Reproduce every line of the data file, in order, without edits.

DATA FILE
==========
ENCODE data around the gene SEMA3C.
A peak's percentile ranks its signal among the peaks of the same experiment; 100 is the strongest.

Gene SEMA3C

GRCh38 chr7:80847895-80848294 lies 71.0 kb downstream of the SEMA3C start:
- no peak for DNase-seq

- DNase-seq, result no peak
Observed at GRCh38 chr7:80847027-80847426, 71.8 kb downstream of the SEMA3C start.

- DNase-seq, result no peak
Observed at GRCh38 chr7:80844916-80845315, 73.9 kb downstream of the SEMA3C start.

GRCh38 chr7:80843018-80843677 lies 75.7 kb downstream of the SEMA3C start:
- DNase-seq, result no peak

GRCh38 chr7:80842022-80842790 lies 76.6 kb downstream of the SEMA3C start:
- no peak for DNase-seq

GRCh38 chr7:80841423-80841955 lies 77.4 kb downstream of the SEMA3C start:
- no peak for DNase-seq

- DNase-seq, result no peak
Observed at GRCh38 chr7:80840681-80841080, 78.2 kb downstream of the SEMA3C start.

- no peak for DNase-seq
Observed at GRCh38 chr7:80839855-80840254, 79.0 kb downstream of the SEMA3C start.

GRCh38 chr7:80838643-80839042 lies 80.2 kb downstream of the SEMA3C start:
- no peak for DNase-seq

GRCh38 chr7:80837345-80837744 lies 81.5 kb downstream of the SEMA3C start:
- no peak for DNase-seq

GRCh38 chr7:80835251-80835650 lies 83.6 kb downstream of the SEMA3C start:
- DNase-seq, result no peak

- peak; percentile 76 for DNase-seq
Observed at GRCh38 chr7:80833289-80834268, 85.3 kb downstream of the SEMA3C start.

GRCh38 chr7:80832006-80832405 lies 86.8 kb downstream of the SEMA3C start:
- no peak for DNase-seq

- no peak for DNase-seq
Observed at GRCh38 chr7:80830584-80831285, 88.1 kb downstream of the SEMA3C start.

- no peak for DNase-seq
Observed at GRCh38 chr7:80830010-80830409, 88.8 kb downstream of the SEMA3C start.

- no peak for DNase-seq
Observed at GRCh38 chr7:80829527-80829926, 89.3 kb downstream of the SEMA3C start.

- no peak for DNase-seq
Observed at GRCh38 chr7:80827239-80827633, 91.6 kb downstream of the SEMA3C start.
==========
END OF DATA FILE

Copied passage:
ENCODE data around the gene SEMA3C.
A peak's percentile ranks its signal among the peaks of the same experiment; 100 is the strongest.

Gene SEMA3C

GRCh38 chr7:80847895-80848294 lies 71.0 kb downstream of the SEMA3C start:
- no peak for DNase-seq

- DNase-seq, result no peak
Observed at GRCh38 chr7:80847027-80847426, 71.8 kb downstream of the SEMA3C start.

- DNase-seq, result no peak
Observed at GRCh38 chr7:80844916-80845315, 73.9 kb downstream of the SEMA3C start.

GRCh38 chr7:80843018-80843677 lies 75.7 kb downstream of the SEMA3C start:
- DNase-seq, result no peak

GRCh38 chr7:80842022-80842790 lies 76.6 kb downstream of the SEMA3C start:
- no peak for DNase-seq

GRCh38 chr7:80841423-80841955 lies 77.4 kb downstream of the SEMA3C start:
- no peak for DNase-seq

- DNase-seq, result no peak
Observed at GRCh38 chr7:80840681-80841080, 78.2 kb downstream of the SEMA3C start.

- no peak for DNase-seq
Observed at GRCh38 chr7:80839855-80840254, 79.0 kb downstream of the SEMA3C start.

GRCh38 chr7:80838643-80839042 lies 80.2 kb downstream of the SEMA3C start:
- no peak for DNase-seq

GRCh38 chr7:80837345-80837744 lies 81.5 kb downstream of the SEMA3C start:
- no peak for DNase-seq

GRCh38 chr7:80835251-80835650 lies 83.6 kb downstream of the SEMA3C start:
- DNase-seq, result no peak

- peak; percentile 76 for DNase-seq
Observed at GRCh38 chr7:80833289-80834268, 85.3 kb downstream of the SEMA3C start.

GRCh38 chr7:80832006-80832405 lies 86.8 kb downstream of the SEMA3C start:
- no peak for DNase-seq

- no peak for DNase-seq
Observed at GRCh38 chr7:80830584-80831285, 88.1 kb downstream of the SEMA3C start.

- no peak for DNase-seq
Observed at GRCh38 chr7:80830010-80830409, 88.8 kb downstream of the SEMA3C start.

- no peak for DNase-seq
Observed at GRCh38 chr7:80829527-80829926, 89.3 kb downstream of the SEMA3C start.

- no peak for DNase-seq
Observed at GRCh38 chr7:80827239-80827633, 91.6 kb downstream of the SEMA3C start.